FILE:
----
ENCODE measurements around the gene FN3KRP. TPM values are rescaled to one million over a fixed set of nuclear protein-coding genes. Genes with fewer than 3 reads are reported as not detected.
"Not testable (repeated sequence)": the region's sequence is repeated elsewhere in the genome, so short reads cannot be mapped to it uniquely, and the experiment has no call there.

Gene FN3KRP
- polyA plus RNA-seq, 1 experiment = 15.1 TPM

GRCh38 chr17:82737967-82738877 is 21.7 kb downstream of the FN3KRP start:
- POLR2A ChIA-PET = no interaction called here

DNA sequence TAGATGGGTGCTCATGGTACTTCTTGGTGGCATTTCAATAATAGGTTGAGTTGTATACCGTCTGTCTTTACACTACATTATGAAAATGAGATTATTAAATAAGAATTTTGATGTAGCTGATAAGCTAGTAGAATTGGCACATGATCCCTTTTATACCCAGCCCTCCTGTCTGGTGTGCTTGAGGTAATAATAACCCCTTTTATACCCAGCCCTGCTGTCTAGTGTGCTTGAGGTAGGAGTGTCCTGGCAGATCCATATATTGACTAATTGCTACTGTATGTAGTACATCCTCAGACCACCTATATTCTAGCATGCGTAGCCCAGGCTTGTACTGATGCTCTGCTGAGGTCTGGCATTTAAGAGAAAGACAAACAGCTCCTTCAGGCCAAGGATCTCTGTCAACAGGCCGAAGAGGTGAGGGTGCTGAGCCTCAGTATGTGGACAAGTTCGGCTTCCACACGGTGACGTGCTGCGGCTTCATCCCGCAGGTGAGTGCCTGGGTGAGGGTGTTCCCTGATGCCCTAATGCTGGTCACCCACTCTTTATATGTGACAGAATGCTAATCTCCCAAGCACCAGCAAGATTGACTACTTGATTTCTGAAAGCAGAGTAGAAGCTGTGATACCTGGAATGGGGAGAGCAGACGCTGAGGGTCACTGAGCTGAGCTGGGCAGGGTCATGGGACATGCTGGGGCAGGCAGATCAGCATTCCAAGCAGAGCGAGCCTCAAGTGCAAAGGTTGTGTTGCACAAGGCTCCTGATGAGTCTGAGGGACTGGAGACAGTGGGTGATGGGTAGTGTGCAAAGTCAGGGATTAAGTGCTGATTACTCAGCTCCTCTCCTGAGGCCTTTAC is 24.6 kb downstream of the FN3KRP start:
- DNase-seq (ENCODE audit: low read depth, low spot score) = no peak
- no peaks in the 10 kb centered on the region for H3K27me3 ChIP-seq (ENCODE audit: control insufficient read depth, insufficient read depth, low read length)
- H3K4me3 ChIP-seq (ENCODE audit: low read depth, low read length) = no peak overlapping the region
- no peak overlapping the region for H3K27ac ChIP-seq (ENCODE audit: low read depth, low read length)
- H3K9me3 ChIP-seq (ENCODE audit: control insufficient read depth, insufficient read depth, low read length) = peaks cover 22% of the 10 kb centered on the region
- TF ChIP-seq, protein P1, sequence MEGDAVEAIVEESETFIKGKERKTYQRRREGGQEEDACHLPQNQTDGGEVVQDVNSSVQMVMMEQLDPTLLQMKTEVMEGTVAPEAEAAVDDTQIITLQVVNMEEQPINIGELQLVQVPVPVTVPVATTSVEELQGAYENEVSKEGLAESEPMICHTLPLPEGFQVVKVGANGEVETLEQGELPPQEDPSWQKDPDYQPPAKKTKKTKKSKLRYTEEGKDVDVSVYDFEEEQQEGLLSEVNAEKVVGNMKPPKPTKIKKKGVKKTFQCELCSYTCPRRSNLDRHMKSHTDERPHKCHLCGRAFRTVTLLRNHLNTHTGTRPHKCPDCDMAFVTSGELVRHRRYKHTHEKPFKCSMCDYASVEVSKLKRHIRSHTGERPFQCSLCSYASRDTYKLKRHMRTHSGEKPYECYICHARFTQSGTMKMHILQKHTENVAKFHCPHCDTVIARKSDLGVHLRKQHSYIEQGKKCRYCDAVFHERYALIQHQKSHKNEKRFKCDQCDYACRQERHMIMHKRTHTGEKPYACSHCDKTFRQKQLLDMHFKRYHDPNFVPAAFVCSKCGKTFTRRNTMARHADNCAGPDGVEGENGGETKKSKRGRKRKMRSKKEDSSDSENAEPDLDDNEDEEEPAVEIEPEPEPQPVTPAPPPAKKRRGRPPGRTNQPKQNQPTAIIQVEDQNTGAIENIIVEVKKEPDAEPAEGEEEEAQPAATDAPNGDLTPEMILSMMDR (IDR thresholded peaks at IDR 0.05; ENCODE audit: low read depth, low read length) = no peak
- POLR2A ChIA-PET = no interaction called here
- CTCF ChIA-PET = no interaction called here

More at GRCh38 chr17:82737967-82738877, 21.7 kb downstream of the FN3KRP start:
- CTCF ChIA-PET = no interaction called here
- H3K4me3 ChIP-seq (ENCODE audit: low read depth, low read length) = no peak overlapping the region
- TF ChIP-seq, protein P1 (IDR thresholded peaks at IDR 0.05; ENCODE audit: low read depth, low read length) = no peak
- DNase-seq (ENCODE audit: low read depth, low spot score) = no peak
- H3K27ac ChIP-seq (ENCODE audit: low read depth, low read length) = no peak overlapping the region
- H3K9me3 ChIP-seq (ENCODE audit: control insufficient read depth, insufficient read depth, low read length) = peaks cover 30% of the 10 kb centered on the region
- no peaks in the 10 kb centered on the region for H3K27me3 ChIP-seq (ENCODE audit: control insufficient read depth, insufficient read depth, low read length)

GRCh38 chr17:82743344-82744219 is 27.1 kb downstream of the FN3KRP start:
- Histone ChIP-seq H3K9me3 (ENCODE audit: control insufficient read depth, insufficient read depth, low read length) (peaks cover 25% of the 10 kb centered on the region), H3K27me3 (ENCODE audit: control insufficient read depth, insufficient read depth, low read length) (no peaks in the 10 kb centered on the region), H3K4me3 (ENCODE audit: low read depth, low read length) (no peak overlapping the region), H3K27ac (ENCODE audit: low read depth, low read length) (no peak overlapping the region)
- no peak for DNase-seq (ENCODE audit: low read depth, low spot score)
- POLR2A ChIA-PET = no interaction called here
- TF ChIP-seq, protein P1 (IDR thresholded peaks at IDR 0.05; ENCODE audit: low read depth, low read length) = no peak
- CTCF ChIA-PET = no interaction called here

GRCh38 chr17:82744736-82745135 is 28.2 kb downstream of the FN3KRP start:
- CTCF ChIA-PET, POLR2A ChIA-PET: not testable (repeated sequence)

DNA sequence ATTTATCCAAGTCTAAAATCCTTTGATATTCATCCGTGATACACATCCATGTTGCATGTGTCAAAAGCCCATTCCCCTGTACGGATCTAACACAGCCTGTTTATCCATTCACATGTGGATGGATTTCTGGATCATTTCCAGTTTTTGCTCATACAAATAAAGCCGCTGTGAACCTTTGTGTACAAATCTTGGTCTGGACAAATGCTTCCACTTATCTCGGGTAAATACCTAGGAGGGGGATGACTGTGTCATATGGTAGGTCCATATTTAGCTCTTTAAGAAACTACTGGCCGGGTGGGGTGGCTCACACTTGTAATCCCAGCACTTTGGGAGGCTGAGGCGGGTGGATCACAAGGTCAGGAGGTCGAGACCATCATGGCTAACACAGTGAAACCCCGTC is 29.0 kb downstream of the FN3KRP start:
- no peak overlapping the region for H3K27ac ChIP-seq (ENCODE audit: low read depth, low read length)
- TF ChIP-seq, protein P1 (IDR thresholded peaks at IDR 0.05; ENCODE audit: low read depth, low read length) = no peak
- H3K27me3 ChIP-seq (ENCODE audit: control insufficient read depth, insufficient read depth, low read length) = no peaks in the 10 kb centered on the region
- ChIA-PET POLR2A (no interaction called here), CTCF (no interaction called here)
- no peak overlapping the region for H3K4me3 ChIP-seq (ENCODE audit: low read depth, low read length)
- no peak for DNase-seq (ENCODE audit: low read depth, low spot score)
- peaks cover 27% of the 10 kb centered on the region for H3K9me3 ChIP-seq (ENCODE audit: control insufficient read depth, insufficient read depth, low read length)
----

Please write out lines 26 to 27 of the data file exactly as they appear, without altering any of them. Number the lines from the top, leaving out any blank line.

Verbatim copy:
- no peak for DNase-seq (ENCODE audit: low read depth, low spot score)
- POLR2A ChIA-PET = no interaction called here